In addition, the communications technology that globalization now provides for hundreds of millions of Chinese consumers enables them to better coordinate their expressions of protest. The Communist Party leadership has developed state-of-the-art means of restricting use of the Internet. But the 50,000 security troops now devoted exclusively to monitoring online traffic will find it increasingly difficult to manage the flow of ideas and information as an estimated (as of 2005) 100,000 Chinese log on for the first time every 24 hours.
In sum, U.S. officials are likely in coming years to find themselves coping not with China's international strength but with its domestic vulnerabilities. The Soviet Union never faced threats quite like these, and Soviet domestic troubles did not have damaging cascading effects on the U.S. economy.
Globalization is highly unlikely to have the same destabilizing effect on Russia, a state that sells enough oil and gas to fill state coffers, to resist the need for massive inflows of foreign investment, and to quell any near-term demand for political change. But the challenges Vladimir Putin's Kremlin now poses for U.S. policymakers will not evolve toward some new Cold War conflict, either.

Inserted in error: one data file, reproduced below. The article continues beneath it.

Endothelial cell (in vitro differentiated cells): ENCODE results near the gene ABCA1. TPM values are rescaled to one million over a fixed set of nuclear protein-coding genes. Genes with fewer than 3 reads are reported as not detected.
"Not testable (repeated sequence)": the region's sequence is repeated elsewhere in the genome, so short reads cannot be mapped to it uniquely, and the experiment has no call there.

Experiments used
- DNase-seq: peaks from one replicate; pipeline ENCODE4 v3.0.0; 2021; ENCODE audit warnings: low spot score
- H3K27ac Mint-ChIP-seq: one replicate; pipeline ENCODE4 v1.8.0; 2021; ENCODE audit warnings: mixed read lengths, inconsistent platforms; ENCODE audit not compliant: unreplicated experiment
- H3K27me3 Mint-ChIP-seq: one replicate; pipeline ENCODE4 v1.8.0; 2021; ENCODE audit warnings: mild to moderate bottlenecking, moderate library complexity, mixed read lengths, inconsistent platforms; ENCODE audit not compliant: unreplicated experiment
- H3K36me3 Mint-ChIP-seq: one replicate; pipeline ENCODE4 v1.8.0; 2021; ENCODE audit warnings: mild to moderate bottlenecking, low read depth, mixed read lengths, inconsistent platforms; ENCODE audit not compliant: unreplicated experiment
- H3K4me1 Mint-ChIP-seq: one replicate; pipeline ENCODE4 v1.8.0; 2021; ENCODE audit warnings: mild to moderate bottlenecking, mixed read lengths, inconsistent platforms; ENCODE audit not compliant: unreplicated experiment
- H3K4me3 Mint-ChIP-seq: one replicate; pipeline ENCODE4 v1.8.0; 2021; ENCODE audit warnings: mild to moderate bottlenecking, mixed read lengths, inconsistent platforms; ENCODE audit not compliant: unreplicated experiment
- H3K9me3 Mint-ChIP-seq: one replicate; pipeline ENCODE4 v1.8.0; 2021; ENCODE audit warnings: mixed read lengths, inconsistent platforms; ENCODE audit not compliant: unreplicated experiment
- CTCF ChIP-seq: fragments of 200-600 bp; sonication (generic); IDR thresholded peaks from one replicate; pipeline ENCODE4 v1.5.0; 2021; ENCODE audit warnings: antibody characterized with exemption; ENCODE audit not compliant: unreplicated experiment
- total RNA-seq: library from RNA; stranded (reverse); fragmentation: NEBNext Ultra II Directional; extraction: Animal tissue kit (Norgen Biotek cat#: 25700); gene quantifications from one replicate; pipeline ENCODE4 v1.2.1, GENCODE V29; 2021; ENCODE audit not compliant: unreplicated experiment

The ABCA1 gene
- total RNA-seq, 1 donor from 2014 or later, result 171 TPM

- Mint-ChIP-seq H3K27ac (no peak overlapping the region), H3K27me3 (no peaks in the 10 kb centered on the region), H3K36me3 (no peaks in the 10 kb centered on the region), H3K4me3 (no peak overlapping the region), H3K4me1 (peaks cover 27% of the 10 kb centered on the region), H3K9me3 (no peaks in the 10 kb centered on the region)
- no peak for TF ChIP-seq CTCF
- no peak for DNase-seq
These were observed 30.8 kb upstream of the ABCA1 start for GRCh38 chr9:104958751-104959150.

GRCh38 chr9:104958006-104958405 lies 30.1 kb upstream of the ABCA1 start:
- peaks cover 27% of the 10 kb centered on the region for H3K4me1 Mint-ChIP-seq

True, Washington can't afford to ignore Moscow's ability to thwart U.S. foreign policy. Russia inherited the Soviet seat at a number of international tables. The Kremlin can continue, for example, to obstruct the Bush administration's ability to use the U.N. Security Council to force Iran to renounce its nuclear ambitions.
This sort of obstruction is likely to develop over other issues, as well. Relations between the two countries have reached their lowest level since the Soviet Union dissolved. U.S. officials have accused Putin's government of imposing a new authoritarianism in the country and of using its energy resources as weapons of coercive diplomacy. Russian officials accuse the Bush administration of fomenting unrest in several former Soviet states and of conducting an arrogant and destabilizing foreign policy.
But Russia's current political and economic strength continues to grow only because it no longer subsidizes the Soviet Union's unsustainable empire and is not burdened with the communist ideology that gave the Soviet-era Kremlin its global influence. Russia's clout is growing within former Soviet territory -- and even in Europe, where dependence on Russia's natural gas supplies has European governments scrambling to diversify energy sources. But it will be a long time before Russia carries Soviet-style weight in Asia, Africa or Latin America.
The transformations of China and Russia represent the two most important geopolitical changes in the post-Cold War world. But the roles they now play and the challenges they pose are entirely new. No sense in fighting the last war when the new international order poses new risks and opportunities of its own.
(Ian Bremmer is president of Eurasia Group, a political-risk consultancy. He is the author of the recently published book "The J Curve: A New Way to Understand Why Nations Rise and Fall." He can be reached via e-mail at email@example.com.)